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Darwin Correspondence Project

From George Brettingham Sowerby   17 February 1868

164 Euston Road, N.W.

Feb. 17. 1868

Chas. Darwin Esq.

Dear Sir

My Son, who is now married & lives at our place in Great Russell Street, forgot to give me your letter till three days after receipt.1 Then, before replying, I wanted to see Mr. Jeffreys & when I called he was out of town, and I could not see him till this morning. In the work which he is publishing on British Mollusca he enters largely into the subjects of embryology, sex &c—and tells me that he has ascertained by anatomical investigations & by observation of acts of living animals in a great number of specimens, that in several species the different sexes are represented by different forms (not colours) in the shells.2 The two best ascertained instances of this are the common winkle—Littorina littorea, & the Lammellaria.

The shell of the male winkle is narrower & has a more produced spine, while that of the female has the body whorl larger & more ventricose. The shell of the Lamellaria is ear-shaped— authors make two British species—one flat, named L. tentaculata, the other round & inflated, named L. perspicua— They are the male & female of the same species.3

In the cases of the British Museum there are specimens of many species of N. American Univs & Anodons which have been labelled “male” & “female” by Lea the American conchologist—4 That author, I believe, holds that the sexes are separate—and that the shells of the females are shorter & thicker, and have the lower or opening margin of the valves more swelled than those of the males. (no difference in colour). Mr. Jeffreys, on the other hand, believes that the Bivalves are hermaphrodite—and that the differences in the shells are only local variations.5 I believe, oysters are now prooved Hermaphrodites— In the other cases, in the absence of coition, (which cannot take place)—the only communication would be by chance transmission through the waters. Still, I cannot pretend to decide the question.

I shall be happy to make any enquiries you may wish for & remain Dear Sir | Yours truly | G B Sowerby.

P.S. Allow me to offer my congratulations to you on the University achievements of my well-remembered friend George.6

CD annotations

1.1 My Son, … specimens, 1.7] crossed pencil
1.3 Mr. Jeffreys] underl red crayon
1.7 that in … shells. 1.8] scored red crayon
1.8 The two … conchologist— 3.3] crossed pencil
1.9 Littorina littorea] underl red crayon
2.1 The shell … same species. 2.5] ‘But these differences have no relation to secondary sexual characters’7 added ink
2.2 female] underl red crayon
2.2 body whorl … ventricose.] underl red crayon
Top of letter: ‘Used’ pencil circled pencil


CD’s letter has not been found. Sowerby’s son was George Brettingham Sowerby (1843–1921).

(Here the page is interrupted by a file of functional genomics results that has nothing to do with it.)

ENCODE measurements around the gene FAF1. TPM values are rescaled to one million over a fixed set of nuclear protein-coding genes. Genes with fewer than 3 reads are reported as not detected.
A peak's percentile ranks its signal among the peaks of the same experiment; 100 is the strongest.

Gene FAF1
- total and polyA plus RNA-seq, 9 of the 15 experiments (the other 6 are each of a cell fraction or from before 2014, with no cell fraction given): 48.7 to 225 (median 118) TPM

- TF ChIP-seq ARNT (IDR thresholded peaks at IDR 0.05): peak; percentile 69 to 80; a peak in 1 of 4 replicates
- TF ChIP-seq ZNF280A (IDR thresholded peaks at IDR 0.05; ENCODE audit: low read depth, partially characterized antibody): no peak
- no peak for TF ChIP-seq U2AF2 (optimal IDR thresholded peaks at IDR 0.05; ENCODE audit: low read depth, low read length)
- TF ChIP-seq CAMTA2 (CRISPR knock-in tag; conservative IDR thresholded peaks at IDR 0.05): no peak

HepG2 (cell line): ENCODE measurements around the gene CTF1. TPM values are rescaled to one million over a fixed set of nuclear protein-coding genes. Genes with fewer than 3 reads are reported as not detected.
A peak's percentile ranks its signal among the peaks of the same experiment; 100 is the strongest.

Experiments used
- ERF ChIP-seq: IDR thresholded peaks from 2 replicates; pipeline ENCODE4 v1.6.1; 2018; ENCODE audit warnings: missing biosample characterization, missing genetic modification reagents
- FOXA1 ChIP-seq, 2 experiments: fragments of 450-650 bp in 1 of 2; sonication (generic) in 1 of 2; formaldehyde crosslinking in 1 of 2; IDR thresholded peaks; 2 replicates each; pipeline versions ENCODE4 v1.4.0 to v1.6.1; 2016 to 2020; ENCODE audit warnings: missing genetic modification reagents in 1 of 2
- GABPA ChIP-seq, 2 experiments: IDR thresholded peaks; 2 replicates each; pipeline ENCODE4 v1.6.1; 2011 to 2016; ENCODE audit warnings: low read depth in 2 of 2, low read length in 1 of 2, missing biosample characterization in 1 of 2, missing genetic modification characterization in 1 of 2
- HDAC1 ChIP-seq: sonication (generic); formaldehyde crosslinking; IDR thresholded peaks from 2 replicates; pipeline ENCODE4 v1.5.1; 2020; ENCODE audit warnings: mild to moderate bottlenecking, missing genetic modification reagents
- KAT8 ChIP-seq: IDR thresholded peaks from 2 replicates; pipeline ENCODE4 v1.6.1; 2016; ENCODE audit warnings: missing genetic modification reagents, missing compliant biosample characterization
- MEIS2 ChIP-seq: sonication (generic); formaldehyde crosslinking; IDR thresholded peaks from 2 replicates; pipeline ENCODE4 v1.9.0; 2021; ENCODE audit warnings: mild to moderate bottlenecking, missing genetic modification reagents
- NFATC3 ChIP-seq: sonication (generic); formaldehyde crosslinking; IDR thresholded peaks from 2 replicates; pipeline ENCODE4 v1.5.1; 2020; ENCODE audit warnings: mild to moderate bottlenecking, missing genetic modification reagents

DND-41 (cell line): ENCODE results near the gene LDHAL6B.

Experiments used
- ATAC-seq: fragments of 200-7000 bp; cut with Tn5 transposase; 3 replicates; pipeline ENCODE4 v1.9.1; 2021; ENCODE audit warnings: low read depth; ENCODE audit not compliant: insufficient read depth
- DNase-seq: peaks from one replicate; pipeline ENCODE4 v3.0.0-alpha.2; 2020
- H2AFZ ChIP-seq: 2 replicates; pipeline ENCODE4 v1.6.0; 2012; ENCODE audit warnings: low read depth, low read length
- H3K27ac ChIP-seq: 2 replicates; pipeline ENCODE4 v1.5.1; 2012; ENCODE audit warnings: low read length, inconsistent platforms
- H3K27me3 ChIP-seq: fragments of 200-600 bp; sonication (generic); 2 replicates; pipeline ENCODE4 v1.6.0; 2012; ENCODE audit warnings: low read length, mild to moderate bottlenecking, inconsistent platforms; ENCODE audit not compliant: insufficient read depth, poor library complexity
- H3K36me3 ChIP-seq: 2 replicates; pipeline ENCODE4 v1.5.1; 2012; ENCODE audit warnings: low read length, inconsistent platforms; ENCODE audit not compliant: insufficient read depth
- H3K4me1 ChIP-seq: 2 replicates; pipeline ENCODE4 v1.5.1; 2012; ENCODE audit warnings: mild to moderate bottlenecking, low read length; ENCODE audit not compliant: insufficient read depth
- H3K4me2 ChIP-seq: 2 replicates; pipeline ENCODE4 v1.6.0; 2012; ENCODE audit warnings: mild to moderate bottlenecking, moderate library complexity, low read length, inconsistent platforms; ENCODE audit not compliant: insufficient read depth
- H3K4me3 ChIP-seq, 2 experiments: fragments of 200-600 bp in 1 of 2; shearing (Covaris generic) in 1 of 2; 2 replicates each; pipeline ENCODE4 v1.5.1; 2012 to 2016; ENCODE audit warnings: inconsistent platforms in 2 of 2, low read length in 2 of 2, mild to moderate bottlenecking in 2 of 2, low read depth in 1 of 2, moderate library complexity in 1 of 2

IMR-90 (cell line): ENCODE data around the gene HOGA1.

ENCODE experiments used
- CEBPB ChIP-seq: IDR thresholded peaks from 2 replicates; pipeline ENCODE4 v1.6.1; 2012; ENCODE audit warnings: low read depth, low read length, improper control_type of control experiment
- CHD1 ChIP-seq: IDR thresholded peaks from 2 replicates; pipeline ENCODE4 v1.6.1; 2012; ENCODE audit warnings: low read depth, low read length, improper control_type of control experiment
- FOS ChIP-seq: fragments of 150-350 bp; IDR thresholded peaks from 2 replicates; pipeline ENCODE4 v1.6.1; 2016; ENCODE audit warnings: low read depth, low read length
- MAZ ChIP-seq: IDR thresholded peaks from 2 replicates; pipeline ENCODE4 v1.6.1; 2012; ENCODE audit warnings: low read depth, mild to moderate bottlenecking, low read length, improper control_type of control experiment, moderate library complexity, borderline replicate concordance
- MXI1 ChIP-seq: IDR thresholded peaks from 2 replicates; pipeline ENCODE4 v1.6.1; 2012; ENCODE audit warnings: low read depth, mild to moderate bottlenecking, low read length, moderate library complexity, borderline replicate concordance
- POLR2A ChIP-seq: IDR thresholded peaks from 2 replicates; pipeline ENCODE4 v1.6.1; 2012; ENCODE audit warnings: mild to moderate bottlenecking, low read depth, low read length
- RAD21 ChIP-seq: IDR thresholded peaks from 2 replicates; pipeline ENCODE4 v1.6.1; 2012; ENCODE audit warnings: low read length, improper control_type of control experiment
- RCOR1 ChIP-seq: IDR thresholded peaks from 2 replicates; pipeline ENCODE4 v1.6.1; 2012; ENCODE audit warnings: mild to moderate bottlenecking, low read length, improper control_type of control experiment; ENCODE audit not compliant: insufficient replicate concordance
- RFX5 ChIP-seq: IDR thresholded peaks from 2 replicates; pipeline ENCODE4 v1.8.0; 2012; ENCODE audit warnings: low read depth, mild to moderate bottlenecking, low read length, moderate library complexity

Sowerby refers to the conchologist John Gwyn Jeffreys and to Jeffreys 1862–9.
CD cited information from Jeffreys on the gastropod mollusc Littorina littorea (family Littorinidae, the common periwinkle) in Descent 1: 324. Lamellaria tentaculata is now L. latens (family Lamellariidae). Lamellaria perspicua is a distinct species.
Isaac Lea was a specialist in freshwater molluscs. He identified specimens of the bivalve mollusc family Unionidae (which includes the genus Anodonta) in the British Museum, and in other European collections (DSB).
CD noted that hermaphroditism was ‘not rare’ in bivalve shells in Descent 1: 324.
George Howard Darwin had attained second place in the final examination of the mathematical tripos at Cambridge (Cambridge University calendar 1868).
CD concluded that the differences between male and female molluscs described by Jeffreys were not a product of sexual selection in Descent 1: 324.


Cambridge University calendar: The Cambridge University calendar. Cambridge: W. Page [and others]. 1796–1950.

Descent: The descent of man, and selection in relation to sex. By Charles Darwin. 2 vols. London: John Murray. 1871.

DSB: Dictionary of scientific biography. Edited by Charles Coulston Gillispie and Frederic L. Holmes. 18 vols. including index and supplements. New York: Charles Scribner’s Sons. 1970–90.

Jeffreys, John Gwyn. 1862–9. British conchology, or an account of the mollusca which now inhabit the British Isles and the surrounding seas. 5 vols. London: John van Voorst.


Sends data from J. G. Jeffreys on the form of shells of the sexes of Mollusca. [See Descent 1: 324, 326.]

Letter details

Letter no.
George Brettingham Sowerby, Jr
Charles Robert Darwin
Sent from
London, Euston Rd, 164
Source of text
DAR 82: A55–6
Physical description
3pp †

Please cite as

Darwin Correspondence Project, “Letter no. 5887,” accessed on 18 September 2021,

Also published in The Correspondence of Charles Darwin, vol. 16